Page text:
ROSSLYN, VA—The National Electrical Manufacturers Association (NEMA) announced that ANSI Accredited Standards Committee (ASC) C82 revised ANSI C82.6-2015 American National Standard for Lamp Ballasts—Ballasts for High-Intensity Discharge Lamps—Methods of Measurement. This standard is now updated to provide industry-wide consistency for products that have the technological advantages of electronic ballasts and can be paired with existing low frequency lamps.
ANSI C82.6 describes the procedures to be followed and the precautions to be taken in measuring performance of low-frequency ballasts (electromagnetic and electronic ballasts that operate at less than 400 Hz) for high-intensity discharge (HID) lamps.
Last published in 2005, this revision includes methods of measurement for low-frequency square wave electronic ballasts that operate metal halide lamps.
“The changes to this measurement standard for the new electronic ballasts were significant because until just a few years ago, all HID ballasts were magnetic in design,” said Tom Harding, chair of ASC C82 Working Group 2. “Once these more efficient electronic ballasts came into the market and improved the performance of metal halide lamps, new standards and methods of measurement were needed to assure that these systems could be repeated.”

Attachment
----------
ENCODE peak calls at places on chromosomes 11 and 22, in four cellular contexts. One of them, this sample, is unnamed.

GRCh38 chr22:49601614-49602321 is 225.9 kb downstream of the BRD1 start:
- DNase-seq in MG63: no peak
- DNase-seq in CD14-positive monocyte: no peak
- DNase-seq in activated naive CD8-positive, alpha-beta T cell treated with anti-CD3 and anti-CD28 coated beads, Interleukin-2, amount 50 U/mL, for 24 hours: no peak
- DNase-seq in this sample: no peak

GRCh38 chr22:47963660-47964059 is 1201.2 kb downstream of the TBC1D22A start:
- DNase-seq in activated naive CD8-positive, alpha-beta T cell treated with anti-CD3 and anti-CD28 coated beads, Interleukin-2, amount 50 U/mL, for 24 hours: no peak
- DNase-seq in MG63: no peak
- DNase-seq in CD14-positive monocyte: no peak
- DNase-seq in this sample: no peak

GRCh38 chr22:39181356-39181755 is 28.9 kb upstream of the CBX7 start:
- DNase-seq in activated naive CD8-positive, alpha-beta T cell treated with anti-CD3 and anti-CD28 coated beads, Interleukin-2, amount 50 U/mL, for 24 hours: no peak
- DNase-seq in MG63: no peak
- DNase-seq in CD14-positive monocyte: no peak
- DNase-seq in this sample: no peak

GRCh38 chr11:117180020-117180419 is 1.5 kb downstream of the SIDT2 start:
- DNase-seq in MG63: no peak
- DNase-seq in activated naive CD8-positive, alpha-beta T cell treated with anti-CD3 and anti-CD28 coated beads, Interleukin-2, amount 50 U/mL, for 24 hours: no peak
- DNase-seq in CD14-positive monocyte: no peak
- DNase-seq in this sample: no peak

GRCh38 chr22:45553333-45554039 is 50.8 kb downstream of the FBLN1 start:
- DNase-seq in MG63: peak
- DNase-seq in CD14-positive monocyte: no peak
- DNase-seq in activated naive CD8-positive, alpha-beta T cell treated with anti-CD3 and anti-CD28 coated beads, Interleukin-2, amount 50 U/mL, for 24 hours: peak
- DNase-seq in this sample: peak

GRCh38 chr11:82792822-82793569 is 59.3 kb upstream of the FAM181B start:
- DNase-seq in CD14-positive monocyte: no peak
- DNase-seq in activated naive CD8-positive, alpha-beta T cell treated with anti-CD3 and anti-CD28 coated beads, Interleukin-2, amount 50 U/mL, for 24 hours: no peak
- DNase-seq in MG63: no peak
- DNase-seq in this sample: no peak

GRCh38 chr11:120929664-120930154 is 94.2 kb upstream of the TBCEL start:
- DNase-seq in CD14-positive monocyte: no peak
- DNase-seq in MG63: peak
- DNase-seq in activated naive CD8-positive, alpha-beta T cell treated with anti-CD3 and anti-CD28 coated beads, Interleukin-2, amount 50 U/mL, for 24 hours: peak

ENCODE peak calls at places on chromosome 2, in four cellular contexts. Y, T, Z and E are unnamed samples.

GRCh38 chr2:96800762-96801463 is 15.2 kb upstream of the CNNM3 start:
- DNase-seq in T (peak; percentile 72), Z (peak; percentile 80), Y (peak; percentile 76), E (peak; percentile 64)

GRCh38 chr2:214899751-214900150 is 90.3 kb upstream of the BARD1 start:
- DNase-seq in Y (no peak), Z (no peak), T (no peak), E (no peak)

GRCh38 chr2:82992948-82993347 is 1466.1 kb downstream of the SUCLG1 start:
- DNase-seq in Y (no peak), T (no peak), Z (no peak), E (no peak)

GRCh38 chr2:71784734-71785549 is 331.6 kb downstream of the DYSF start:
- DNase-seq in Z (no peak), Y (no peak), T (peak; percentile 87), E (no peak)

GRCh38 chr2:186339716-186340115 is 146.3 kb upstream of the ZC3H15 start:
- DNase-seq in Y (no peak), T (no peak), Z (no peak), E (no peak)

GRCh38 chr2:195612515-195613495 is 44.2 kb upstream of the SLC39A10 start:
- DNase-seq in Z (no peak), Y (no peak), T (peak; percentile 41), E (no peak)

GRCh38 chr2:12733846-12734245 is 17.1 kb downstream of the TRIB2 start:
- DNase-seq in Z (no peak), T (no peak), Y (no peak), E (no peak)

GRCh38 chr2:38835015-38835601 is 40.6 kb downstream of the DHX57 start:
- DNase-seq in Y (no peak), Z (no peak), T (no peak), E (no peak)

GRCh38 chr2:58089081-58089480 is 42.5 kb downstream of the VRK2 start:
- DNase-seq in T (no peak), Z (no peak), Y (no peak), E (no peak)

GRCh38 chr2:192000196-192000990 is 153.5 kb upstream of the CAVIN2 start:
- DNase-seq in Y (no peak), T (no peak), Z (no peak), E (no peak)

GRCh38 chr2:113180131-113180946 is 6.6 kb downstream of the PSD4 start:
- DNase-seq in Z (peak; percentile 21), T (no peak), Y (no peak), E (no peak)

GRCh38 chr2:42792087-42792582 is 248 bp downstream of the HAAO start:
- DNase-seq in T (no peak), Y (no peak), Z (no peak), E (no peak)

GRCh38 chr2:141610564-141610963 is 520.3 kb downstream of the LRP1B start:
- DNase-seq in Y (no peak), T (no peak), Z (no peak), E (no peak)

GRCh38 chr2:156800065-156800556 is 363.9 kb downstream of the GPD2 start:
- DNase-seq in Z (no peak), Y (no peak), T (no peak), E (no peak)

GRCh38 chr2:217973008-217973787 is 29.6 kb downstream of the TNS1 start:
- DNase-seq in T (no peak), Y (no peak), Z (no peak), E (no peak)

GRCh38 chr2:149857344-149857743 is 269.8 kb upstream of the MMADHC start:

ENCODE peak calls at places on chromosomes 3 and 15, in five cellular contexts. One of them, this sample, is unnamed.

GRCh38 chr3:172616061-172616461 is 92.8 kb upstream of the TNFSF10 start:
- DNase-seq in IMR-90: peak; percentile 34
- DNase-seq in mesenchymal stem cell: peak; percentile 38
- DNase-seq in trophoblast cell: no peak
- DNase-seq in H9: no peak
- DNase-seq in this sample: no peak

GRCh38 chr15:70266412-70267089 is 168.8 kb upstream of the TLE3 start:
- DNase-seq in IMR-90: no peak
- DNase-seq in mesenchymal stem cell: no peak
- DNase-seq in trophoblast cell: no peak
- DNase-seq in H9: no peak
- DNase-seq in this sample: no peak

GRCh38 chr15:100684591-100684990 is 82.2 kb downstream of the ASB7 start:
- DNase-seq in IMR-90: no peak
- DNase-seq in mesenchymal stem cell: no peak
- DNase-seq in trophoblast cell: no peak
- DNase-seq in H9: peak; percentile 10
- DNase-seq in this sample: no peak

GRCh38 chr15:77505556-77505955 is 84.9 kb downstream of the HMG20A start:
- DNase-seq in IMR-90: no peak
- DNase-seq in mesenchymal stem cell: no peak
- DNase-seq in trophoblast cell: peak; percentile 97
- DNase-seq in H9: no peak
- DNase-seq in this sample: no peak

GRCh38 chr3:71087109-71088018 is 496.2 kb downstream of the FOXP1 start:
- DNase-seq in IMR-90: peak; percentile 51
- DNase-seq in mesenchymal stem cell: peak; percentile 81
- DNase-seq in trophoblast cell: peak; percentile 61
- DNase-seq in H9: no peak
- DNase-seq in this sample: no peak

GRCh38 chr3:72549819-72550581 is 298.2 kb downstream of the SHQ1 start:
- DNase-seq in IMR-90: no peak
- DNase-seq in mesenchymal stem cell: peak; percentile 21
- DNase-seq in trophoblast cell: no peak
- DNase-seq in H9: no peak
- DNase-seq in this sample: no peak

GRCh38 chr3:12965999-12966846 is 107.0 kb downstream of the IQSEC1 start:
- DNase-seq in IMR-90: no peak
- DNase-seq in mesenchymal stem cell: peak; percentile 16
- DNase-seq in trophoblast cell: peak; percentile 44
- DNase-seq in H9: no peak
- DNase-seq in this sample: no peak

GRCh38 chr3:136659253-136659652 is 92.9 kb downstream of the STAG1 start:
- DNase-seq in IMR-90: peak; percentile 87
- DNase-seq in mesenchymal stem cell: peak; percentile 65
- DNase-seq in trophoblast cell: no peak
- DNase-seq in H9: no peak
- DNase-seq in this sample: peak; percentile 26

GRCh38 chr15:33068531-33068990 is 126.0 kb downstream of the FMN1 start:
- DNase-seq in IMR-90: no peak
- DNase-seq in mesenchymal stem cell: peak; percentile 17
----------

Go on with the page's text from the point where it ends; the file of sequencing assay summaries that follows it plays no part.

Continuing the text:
ANSI C82.6-2015 American National Standard for Lamp Ballasts—Ballasts for High-Intensity Discharge Lamps—Methods of Measurement may be downloaded or purchased in hard copy for $261 on the NEMA website.
NEMA’s Lighting Systems Division, as secretariat of ANSI’s ASC C82 for Electric Ballasts, is looking for industry experts in the User and General Interest categories to participate in standards development activities. Contact NEMA at email@example.com if you are interested. Please indicate your interest category and your area of expertise.
The National Electrical Manufacturers Association (NEMA) represents nearly 400 electrical, medical imaging, and radiation therapy manufacturers. Our combined industries account for more than 400,000 American jobs and more than 7,000 facilities across the U.S. Domestic production exceeds $117 billion per year. Our industry is at the forefront on electrical safety, reliability, resilience, efficiency, and energy security.
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